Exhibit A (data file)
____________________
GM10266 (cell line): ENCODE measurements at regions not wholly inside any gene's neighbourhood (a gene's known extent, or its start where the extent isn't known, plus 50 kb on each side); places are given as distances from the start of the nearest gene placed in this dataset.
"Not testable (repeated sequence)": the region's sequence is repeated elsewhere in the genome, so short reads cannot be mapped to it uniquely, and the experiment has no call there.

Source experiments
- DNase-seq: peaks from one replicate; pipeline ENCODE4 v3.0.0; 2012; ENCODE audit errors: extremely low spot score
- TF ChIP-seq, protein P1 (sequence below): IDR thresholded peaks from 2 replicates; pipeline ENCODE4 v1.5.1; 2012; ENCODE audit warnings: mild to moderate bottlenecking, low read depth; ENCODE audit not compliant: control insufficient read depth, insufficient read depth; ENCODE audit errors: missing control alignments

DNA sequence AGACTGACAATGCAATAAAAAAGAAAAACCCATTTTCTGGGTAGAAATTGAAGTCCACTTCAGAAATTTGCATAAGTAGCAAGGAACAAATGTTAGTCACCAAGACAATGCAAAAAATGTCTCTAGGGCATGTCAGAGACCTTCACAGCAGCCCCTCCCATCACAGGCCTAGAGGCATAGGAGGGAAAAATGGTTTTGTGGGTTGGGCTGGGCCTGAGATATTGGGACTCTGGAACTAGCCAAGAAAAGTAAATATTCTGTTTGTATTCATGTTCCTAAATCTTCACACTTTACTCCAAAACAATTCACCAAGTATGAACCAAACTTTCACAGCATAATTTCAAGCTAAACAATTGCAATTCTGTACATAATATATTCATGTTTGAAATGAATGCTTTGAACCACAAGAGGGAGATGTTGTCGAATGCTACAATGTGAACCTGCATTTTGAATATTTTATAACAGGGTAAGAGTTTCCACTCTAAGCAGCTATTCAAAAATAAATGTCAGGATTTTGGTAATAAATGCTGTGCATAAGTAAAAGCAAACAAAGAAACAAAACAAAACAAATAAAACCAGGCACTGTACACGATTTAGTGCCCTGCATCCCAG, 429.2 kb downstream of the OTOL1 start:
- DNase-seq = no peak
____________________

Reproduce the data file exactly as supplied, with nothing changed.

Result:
GM10266 (cell line): ENCODE measurements at regions not wholly inside any gene's neighbourhood (a gene's known extent, or its start where the extent isn't known, plus 50 kb on each side); places are given as distances from the start of the nearest gene placed in this dataset.
"Not testable (repeated sequence)": the region's sequence is repeated elsewhere in the genome, so short reads cannot be mapped to it uniquely, and the experiment has no call there.

Source experiments
- DNase-seq: peaks from one replicate; pipeline ENCODE4 v3.0.0; 2012; ENCODE audit errors: extremely low spot score
- TF ChIP-seq, protein P1 (sequence below): IDR thresholded peaks from 2 replicates; pipeline ENCODE4 v1.5.1; 2012; ENCODE audit warnings: mild to moderate bottlenecking, low read depth; ENCODE audit not compliant: control insufficient read depth, insufficient read depth; ENCODE audit errors: missing control alignments

DNA sequence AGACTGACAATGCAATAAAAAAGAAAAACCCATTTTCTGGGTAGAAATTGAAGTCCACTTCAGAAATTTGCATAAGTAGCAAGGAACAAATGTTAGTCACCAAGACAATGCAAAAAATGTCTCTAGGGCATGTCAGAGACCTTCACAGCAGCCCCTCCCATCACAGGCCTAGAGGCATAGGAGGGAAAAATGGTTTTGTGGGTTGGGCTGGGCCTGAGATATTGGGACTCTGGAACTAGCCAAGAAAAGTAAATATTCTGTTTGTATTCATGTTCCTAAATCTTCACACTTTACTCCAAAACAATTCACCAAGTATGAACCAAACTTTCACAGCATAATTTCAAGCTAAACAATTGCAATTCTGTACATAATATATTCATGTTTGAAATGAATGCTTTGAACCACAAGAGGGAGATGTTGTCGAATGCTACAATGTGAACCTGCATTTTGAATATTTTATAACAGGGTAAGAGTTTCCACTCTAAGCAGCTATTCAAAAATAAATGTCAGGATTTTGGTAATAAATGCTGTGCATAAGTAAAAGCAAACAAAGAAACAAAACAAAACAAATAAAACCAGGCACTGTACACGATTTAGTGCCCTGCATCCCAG, 429.2 kb downstream of the OTOL1 start:
- DNase-seq = no peak